Should Schools Have Mental Health Days?


Photo courtesy of American Psychological Association.

Gia Patel, General

With the growing concern about mental health, many schools are considering the addition of mental health days throughout their school calendar or excusing absences to promote wellness. Even though several parents and students support this idea, many feel as though the purpose of these days seems vague, and the response to the implementation of mental health days varies among age groups. 

Parents of younger children (mainly elementary and middle school students) contemplate whether wellness days would be beneficial or necessary. To better explain when mental health days could be needed, the Child Mind Institute outlined the following examples:

  • When your child is feeling overwhelmed
  • Something upsetting or embarrassing happened at school
  • They just finished a big, difficult assignment. For example, a long paper or a big test that required a lot of studying
  • They are feeling anxious, sad, or stressed
  • Something is happening at home that is adding stress, like the illness or loss of a loved one, the death of a pet, a big move, or a divorce

While situations like these would be reasonable days to stay at home, the concern of exploiting mental health days would still remain an issue as younger students may beg to skip out on school without an overlying reason. Jerry Bubrick, a clinical psychologist, advocates for mental health days, but suggests that “parents need to be conscious of making sure kids aren’t using them to avoid schoolwork. This isn’t because you want to get an extension on a paper or miss a test — then it’s just a procrastination day.” Bubrick also stresses that during mental health days, students need to “be thinking about that day in a mental health way” by participating in activities such as

  • Taking a walk outside, or spending time in nature
  • Baking, drawing, painting, or other activities that your child finds calming
  • Taking some time to practice mindfulness activities
  • Exercising
  • Listening to music or reading a book (or listening to an audiobook)


Contrary to younger students who look forward to staying home, many high school students have busy and stressful schedules, and they find that missing a day has more downsides than benefits. While 61.5% of high schoolers are impacted by stress, only 26.1% have taken a mental health day due to the fear of falling behind. The implementation of mental health days is heavily focused on high schools since wellness days would allow teens to catch a break from schoolwork stress, deadlines, and social pressures; it would also provide time for rest, reflection, and recharging. Moreover, raising awareness of the mental health of adolescents may aid in alleviating the stigma surrounding mental health.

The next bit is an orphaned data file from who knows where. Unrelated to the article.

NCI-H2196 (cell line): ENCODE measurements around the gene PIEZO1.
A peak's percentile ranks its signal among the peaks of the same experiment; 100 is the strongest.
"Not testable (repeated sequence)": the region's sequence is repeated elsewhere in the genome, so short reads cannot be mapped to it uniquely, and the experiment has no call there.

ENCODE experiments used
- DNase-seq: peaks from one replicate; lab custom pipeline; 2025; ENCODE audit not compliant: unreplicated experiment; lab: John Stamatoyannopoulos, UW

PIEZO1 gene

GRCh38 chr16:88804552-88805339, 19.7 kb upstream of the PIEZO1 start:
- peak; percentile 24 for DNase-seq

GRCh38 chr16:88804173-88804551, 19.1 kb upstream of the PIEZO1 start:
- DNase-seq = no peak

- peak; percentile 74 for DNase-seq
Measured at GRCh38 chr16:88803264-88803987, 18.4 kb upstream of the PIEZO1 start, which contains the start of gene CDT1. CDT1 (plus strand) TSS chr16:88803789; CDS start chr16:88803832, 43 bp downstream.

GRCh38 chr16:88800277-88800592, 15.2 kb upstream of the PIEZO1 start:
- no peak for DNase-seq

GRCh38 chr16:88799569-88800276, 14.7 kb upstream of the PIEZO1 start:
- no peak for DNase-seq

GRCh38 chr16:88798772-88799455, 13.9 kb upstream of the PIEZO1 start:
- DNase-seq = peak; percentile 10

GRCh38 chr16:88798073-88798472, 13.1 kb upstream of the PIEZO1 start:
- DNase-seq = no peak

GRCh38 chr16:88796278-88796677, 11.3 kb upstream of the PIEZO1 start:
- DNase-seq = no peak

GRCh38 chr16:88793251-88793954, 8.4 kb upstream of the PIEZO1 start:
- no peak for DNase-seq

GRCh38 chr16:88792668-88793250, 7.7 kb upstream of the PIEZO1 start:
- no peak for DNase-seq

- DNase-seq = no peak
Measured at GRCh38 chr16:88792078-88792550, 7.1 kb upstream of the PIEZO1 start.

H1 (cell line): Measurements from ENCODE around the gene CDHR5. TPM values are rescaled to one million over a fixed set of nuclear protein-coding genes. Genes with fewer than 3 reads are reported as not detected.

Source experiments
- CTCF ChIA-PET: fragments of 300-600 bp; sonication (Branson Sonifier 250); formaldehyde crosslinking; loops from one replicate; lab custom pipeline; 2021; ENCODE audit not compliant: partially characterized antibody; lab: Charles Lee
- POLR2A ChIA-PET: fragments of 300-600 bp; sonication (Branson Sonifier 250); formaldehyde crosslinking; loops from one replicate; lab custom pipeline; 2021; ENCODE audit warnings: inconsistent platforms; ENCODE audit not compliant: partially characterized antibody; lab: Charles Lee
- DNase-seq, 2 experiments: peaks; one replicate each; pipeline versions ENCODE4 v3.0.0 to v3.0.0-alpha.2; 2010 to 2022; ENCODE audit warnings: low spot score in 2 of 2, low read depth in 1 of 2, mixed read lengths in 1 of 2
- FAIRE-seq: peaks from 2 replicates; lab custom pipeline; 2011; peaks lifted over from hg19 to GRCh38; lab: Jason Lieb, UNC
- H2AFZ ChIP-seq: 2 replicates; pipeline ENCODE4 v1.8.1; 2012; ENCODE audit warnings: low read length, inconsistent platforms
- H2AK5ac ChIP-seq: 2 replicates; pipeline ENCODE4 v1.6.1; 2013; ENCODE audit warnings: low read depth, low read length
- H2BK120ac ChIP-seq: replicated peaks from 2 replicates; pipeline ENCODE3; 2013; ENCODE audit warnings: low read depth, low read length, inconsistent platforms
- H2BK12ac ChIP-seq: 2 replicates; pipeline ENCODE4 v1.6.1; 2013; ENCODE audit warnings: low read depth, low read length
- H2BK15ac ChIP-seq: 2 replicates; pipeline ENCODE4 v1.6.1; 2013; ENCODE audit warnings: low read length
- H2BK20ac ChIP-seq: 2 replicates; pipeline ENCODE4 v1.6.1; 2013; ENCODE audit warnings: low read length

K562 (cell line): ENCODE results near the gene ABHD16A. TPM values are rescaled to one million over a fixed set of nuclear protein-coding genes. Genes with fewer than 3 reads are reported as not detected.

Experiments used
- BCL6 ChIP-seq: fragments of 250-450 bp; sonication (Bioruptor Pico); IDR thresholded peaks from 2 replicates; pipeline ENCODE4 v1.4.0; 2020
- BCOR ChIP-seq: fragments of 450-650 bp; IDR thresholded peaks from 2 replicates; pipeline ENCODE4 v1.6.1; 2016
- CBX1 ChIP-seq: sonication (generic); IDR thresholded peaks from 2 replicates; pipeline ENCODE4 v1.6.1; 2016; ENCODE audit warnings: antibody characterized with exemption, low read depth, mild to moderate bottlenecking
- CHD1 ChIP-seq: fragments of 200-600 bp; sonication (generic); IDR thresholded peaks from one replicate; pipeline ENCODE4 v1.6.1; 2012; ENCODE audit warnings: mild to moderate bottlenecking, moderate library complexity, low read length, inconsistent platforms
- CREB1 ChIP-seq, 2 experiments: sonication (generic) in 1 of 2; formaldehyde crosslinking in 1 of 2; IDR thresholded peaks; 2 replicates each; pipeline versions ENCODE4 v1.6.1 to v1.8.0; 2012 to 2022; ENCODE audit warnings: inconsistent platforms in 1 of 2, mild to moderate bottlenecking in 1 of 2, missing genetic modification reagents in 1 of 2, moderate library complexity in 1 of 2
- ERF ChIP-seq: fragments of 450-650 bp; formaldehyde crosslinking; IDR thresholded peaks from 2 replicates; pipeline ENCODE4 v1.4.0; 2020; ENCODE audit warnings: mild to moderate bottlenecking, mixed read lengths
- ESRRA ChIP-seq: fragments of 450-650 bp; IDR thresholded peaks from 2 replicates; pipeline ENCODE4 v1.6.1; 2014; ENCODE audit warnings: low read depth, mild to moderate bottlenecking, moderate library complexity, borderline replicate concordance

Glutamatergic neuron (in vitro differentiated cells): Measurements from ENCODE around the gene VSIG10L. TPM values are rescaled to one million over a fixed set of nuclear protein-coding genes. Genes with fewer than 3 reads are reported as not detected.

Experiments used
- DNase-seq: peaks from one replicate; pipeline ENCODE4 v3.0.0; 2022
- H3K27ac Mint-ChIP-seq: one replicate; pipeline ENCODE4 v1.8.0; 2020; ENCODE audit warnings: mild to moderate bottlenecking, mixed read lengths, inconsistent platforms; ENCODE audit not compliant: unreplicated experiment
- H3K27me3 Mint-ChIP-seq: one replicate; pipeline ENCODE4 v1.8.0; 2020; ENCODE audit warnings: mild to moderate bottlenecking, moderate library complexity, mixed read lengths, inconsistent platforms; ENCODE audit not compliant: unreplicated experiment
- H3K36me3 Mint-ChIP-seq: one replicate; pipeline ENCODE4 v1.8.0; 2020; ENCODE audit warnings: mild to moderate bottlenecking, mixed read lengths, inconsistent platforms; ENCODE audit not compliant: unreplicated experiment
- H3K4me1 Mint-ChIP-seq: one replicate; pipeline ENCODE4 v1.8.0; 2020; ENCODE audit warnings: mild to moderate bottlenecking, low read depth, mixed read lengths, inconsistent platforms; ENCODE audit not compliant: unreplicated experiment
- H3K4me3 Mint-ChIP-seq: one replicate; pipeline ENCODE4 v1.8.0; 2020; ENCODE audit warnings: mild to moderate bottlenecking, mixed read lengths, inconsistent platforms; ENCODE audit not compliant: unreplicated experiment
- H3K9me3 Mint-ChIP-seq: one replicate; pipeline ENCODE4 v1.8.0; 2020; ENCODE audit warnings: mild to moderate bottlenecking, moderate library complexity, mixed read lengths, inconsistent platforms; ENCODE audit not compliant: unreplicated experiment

Along with high schoolers, college students find it difficult to take mental health days when they are constantly living in a school environment. The University of North Carolina at Chapel Hill had scheduled a few wellness days for students last year as well as for the current academic year. In a message to students and families, Chancellor Kevin Guskiewicz made it clear that “instructors may not hold class, administer tests or other assessments, collect papers or assign new work” on wellness days. Following the March 2021 wellness days, first-year student Rachel Reynolds said wellness days didn’t feel like a break at all due to the work she had to complete for the upcoming days. Similar to Rachel, Senior Erin Walsh expresses, “Even on these days off, it’s very hard to escape the university atmosphere and everything I need to do for classes.” Although these college students remained focused on schoolwork rather than taking the day to relax, they were still able to take personal time off and catch up on work without worrying about going to class and new assignments. The university remains open to feedback and encourages students to reach out with concerns in order to make wellness days a valuable experience. Although a fairly new idea, mental health days may likely be seen across that nation in the future as student health, stress, and academic pressure continue to be a growing concern.